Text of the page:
Elvis Dumervil had reason to be nervous last January when he learned that Mike Nolan had been hired as Denver's defensive coordinator. Nolan was rumored to be planning a switch from a 4--3 base formation—four down linemen, three linebackers—to a 3--4 front. Dumervil had come into the league in 2006 as a defensive end and had played successfully with a hand in the dirt, piling up 26 sacks in his first three seasons. So the idea of becoming a stand-up outside 'backer worried him.
Nolan quickly allayed those fears, playing Dumervil in the up position on running and short-yardage downs but putting the former Louisville star in a three-point stance in passing situations. The results have been eye-opening: Dumervil leads the NFL with 14 sacks and is on pace to become the third 3--4 outside linebacker in the last four seasons to top the league in the category, joining San Diego's Shawne Merriman (17 in '06) and Dallas's DeMarcus Ware (20 in '08). Last season three of the four sack leaders were outside linebackers: Miami's Joey Porter was second to Ware, and Pittsburgh's James Harrison was fourth. Each was a defensive end in college (although Merriman also played some linebacker).
The predominance of 3--4 outside linebackers among the top sackers makes sense given how many teams are using that base defense. This year Green Bay, Kansas City, Cleveland and Denver joined Dallas, San Diego, Pittsburgh, New England, Baltimore and the Jets in running the scheme. Arizona and San Francisco also committed to the system after mixing their fronts in recent seasons.
Consequently, teams are looking for players who fit the prototype for the role and finding them on college defensive lines. Larry English (Chargers) and Robert Ayers (Broncos) were collegiate ends drafted in the first round this year to play on the outside in a 3--4, and Aaron Maybin (Bills) was scouted heavily for the role. "There just aren't many colleges playing true 3--4 defenses, and if they are, the linebackers are usually undersized," says Dolphins general manager Jeff Ireland. "Sixty percent of the defensive linemen at the scouting combine get worked out as a linebacker because we have to project them to another position."
December 7, 2009
Steelers director of football operations Kevin Colbert says his team looks for physical, athletic players who can rush the passer from a two- or a three-point stance in nickel and dime packages, as well as drop and play in space in passing situations. "That athlete is usually a 6'2", 250-pound guy, give or take an inch or 10 pounds either way," Colbert says.
Dumervil doesn't quite fit that mold—he's 5'11", 248—but like Harrison, who's listed at 6 feet and 242, he's deceptively strong and plays with great leverage. Both have made the change look easy, although it helps that neither made the switch immediately out of college. Most players say it takes a year or two to get comfortable with the new responsibilities. For instance, instead of keying on the five offensive linemen and maybe a tight end, a 3--4 outside 'backer must read the entire offensive formation and understand the passing routes that could come out of it. He also must know how he fits into the coverage scheme and where the defensive call could force the quarterback to throw the football.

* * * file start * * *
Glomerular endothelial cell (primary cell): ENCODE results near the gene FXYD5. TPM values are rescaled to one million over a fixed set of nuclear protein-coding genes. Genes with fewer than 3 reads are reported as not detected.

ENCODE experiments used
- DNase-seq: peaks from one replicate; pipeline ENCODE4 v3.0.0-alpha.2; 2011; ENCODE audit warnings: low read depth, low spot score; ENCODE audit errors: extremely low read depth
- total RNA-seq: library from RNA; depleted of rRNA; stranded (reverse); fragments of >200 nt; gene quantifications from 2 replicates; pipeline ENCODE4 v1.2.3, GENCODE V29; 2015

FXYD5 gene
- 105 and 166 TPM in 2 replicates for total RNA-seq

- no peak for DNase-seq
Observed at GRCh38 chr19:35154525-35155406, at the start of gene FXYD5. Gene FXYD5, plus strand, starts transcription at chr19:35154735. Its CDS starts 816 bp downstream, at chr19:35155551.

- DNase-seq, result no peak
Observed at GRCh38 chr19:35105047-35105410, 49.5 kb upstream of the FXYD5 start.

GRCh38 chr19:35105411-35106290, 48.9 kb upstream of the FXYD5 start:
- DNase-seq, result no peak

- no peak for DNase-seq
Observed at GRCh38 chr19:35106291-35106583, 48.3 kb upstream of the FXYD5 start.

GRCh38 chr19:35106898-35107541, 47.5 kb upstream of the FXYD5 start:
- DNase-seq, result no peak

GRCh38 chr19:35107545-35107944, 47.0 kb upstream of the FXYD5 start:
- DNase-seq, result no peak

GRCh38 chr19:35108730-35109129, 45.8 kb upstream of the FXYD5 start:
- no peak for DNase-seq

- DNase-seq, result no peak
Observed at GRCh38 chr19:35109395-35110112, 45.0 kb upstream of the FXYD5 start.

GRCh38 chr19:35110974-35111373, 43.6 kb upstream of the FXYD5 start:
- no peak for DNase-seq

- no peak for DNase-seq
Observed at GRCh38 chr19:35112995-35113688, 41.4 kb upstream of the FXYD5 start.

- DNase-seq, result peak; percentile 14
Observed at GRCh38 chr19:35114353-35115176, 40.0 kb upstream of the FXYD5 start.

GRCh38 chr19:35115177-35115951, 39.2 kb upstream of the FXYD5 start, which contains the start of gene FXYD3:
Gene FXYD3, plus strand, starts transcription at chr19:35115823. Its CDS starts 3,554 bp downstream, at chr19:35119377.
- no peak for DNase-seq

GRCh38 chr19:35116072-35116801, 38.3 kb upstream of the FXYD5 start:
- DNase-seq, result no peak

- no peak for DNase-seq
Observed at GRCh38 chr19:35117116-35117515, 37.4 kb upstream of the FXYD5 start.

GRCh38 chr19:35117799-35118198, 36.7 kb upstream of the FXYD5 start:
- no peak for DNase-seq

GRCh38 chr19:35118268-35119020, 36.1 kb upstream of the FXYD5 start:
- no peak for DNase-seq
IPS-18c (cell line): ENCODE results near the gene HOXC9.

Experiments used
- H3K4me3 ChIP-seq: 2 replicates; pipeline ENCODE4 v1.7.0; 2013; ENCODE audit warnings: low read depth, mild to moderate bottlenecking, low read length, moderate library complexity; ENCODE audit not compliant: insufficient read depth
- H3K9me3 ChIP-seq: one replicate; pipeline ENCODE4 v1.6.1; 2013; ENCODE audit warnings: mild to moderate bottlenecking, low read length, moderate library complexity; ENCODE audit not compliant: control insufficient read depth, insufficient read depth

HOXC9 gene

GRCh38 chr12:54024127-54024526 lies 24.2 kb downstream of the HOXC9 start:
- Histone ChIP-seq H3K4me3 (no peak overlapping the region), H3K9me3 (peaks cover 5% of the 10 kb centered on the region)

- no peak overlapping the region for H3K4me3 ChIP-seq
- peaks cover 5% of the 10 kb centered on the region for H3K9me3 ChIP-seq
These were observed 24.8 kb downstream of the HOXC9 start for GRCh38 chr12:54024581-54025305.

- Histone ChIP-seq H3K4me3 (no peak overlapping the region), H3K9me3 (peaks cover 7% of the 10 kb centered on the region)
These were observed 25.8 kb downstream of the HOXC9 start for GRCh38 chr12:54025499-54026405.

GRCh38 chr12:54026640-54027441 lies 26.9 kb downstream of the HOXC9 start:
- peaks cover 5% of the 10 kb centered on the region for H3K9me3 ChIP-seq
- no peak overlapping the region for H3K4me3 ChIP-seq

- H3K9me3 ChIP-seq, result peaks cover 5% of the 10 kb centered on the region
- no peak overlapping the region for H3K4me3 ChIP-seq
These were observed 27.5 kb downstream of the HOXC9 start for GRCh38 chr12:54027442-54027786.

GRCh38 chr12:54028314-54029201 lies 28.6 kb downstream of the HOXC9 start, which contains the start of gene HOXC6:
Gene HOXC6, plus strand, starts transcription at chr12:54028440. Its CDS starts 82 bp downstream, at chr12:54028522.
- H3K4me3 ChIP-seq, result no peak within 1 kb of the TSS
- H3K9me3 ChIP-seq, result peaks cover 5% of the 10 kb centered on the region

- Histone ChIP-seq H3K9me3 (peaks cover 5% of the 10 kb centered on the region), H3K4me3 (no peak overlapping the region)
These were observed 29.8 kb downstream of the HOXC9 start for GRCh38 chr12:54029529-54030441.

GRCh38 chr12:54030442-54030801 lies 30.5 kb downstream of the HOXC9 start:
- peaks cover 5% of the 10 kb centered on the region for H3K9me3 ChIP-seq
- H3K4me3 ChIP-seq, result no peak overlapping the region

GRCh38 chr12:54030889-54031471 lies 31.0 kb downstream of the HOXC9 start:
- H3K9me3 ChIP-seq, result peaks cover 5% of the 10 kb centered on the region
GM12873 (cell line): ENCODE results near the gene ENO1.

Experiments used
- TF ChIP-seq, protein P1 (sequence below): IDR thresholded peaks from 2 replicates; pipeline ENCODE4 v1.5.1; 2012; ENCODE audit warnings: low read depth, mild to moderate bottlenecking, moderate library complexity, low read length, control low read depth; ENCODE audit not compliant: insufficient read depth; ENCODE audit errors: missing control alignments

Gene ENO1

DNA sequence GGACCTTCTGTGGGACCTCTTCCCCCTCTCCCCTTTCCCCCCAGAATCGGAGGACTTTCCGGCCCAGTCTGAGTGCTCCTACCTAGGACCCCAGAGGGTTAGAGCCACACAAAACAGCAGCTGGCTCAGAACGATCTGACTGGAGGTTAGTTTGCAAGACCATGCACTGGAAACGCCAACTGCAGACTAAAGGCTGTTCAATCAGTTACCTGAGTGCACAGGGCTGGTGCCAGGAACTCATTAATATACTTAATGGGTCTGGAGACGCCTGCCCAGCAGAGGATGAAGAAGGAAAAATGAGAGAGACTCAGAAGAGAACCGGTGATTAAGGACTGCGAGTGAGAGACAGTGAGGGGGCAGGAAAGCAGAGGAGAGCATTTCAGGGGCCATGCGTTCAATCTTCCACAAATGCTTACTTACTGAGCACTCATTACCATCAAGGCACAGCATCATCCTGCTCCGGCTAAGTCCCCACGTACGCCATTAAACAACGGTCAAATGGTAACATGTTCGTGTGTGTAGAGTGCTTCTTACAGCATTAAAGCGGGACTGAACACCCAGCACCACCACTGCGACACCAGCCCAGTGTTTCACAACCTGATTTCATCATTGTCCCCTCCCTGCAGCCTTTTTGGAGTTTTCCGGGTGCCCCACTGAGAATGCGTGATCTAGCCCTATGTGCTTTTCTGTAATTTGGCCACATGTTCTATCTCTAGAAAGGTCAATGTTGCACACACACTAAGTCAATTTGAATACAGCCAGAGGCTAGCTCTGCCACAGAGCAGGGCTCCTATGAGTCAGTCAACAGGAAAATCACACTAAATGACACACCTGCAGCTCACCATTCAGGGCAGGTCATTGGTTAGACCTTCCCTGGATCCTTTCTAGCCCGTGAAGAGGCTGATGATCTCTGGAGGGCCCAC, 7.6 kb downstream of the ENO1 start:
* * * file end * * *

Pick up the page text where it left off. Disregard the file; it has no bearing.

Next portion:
"I'm not saying it's a harder job, but it's not the nitty-gritty world [of the down lineman]," says Vernon Gholston, the former Ohio State standout who has struggled with the switch since being drafted sixth overall by the Jets in '08. "When you're a down defensive end, you might drop into pass coverage every now and then, but not at the level that you have to play at now. You have so much to learn. Until you get to where it's second nature, it's not going to be complete."
Says Ireland, "There's a run-pass transition that has to be made by players who played defensive end in college. Depending on the scheme you were playing, you were told on passing plays to keep outside leverage [by staying on the blocker's outside shoulder to force the play inside] or go get the passer. As a linebacker you're asked to keep outside leverage, but if the back releases, you've got [him]. And if the tight end comes down, you've got to jam the tight end; and if the tight end pass-blocks, get around him. You've got three or four things you're looking for as an outside linebacker that you've got to be reading instantly. As a defensive end you're not asked to do all that much."
The bottom line, though, is that you're expected to get to the quarterback. Romeo Crennel was a defensive assistant on the Giants' staff when Lawrence Taylor broke in as a converted end. "Sometimes he'd rush when he was supposed to drop, and sometimes he didn't drop where he was supposed to drop," says Crennel. "But even when he messed up, he sacked the quarterback. You'll take that kind of screwup anytime."
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